Do your graphic designers speak in a secret language? Do you wish you could let terms like hue, saturation and value roll off your tongue?
Why You Should Care
Aside from impressing your friends, there are practical reasons for learning more about the use of color in visual communication. eLearning and slides are visual mediums. Learning about color will help you become more discriminating and sophisticated in your visual choices. You’ll better understand how to use color to facilitate learning. And it will enhance your collaboration with graphic designers, illustrators, artists, animators, photographers and videographers.
Color and Learning
Color is always a good place to start because it’s a key component of visual communication. Color helps us represent reality, provide focus, express emotion, connect information, increase legibility and create psychological impact.
Color also has an influence on the learning process. One of the main goals of designing learning and informational materials is to reduce the cognitive effort required to understand them. Color can help with this because people derive meaning from colors, providing another dimension for sense-making. Some ways that color enhances meaning and improves learning are listed below.
- Improves visual discrimination. In situations where novices are learning to visually discriminate, such as materials that teach how to read radiographs, you can highlight hard-to-see markings with a very distinct color.
- Color coding works as a signal. Use color coding to coordinate text explanations with corresponding graphics. A small shape of color, rather than colored text works best. To accommodate people who are color blind, use an additional visual signal, such as an icon.
- Enhances storytelling. Color is valuable for enhancing the meaning of stories. As an example, in an illustrated story, a red face conveys embarrassment or anger. Using color to convey an emotional response can improve comprehension of the story.
- Evokes emotion. Color has an emotional impact on a viewer. Warm colors (red, yellow, orange) are known to excite and stimulate and cool colors (blue and green) are calming. Make color choices with an awareness of their affect on the audience.
The perception of color varies among individuals. Color perception is affected by the brightness of ambient light, the colors that surround it and how an individual’s eyes and brain process visual information. It’s always good to remember that a certain percentage of the population is color-blind, meaning they have difficulty discriminating certain colors, usually red and green hues.
In order to accommodate anyone who is color-blind, use a secondary approach when using color as a signal. For example, when using color-coding, also use matching icons to indicate what goes together.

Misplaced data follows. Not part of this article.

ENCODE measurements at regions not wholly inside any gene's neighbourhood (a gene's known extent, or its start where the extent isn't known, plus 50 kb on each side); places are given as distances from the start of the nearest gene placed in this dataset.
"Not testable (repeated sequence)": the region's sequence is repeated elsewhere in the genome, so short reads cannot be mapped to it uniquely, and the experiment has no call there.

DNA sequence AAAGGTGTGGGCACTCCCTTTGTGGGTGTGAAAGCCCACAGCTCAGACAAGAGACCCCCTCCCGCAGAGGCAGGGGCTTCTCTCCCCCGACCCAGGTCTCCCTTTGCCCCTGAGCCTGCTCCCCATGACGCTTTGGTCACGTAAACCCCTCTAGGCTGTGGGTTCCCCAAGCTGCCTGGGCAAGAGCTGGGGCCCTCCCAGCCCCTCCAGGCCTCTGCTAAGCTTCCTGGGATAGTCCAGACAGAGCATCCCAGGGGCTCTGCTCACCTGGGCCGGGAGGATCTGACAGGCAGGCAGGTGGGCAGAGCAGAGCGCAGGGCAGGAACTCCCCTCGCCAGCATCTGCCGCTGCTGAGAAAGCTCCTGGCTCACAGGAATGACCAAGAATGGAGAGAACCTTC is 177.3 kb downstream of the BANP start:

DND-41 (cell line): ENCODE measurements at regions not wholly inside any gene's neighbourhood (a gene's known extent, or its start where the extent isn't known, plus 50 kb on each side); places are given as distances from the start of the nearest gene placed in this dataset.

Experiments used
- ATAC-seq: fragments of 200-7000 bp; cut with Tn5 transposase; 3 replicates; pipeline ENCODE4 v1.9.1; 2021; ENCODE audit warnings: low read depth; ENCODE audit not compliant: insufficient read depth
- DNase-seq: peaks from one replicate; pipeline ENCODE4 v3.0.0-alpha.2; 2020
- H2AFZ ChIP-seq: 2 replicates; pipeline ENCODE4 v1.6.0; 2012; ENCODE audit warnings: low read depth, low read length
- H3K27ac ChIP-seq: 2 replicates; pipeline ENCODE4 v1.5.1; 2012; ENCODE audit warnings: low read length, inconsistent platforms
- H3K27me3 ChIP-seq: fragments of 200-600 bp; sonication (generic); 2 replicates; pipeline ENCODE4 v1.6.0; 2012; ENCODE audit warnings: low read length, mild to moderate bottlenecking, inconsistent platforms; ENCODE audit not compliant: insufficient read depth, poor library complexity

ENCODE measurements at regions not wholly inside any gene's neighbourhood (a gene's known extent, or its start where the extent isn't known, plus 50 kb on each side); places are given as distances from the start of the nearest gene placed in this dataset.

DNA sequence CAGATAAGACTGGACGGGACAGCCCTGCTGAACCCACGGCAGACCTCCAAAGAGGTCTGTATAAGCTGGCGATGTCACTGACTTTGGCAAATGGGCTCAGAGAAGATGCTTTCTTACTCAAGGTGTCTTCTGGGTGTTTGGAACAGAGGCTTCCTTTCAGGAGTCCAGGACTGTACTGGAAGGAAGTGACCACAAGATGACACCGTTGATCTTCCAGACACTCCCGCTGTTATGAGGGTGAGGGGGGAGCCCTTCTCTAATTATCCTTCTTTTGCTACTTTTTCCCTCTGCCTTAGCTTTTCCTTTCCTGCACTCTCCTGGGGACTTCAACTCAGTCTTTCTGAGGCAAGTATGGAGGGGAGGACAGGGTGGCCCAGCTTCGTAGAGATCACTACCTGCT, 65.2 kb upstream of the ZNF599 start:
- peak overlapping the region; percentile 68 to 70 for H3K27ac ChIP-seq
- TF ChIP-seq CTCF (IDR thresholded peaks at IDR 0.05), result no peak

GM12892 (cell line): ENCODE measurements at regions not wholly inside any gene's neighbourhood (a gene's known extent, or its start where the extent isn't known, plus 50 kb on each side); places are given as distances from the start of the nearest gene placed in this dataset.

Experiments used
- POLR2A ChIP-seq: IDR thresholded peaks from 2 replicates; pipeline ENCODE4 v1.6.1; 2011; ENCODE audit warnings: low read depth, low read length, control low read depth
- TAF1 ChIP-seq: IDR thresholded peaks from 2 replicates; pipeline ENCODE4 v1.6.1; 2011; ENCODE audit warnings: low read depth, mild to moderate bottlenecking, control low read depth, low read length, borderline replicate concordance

Your Color Vocabulary
Color has many dimensions and understanding a basic color vocabulary will help you communicate about color in terms that most visual communicators understand.
Hue: Hue is the identity of the color, such as red, green or violet. It is the quality that allows us to discriminate colors. When we perceive a hue, it means its wavelength is in our visible spectrum, which ranges from red (long wavelength) to violet (short wavelength).
Saturation: Saturation (or chroma) refers to the purity, intensity or strength of a color. The vivid blue on the left has a high saturation and the dull blue on the right is desaturated. Neutral colors are desaturated.
Value: Value refers to the relative darkness or lightness of a color and makes sense when colors are being compared. Increasing the percentage of black to the orange hue on the left transformed it to the brown on the right.
Color Tips and Ideas
Once you understand the dimensions of hue, saturation and value, you can begin to understand the way colors affect each other. Playing around with varied saturation and values in a graphic editor will give you a better sense of these dimensions. See Five Free Image Editors Worth Trying if you need a way to modify and create graphics.
Here are some color tips you can use, now that you’re an expert.
- How to make richer colors: To make a color richer, increase its saturation by darkening the value (increasing the percentage of black) up to a point. Too much black will detract from the color’s intensity.
- How to find alternatives to gray scale: When you turn a color photograph to black and white, you are removing the hue but keeping the values in tones of gray. For a different effect, use another single color, such as sepia or blue to create a photo of monochromatic tones.
- How to increase contrast: Study the color spectrum or a standard color wheel. Note that colors next to each other in the spectrum can be difficult to discriminate. If you want to be sure viewers can discriminate between two adjacent regions, such as areas of a map or bars in a bar chart, then don’t select colors that are next to each other in the spectrum. Select colors that have one or two steps in between.
- How to remove salience: If you don’t want any one object or item to stand out among the rest, tone down the brightness and desaturate the colors. This will convey that all the objects are of equal value. Of course, the reverse is true. Increase the brightness and richness of a color if it’s meant to stand out.
- How to avoid color chaos: Before selecting or approving a color scheme, think in terms of color relationships. Test the foreground colors on the proposed background colors. Because background colors can make a foreground color appear brighter or duller, make sure you like the effect of juxtaposed colors. See 8 Ways to Choose a Color Palette for ideas.
- Malamed, Connie. Visual Design Solutions. Wiley, 2015.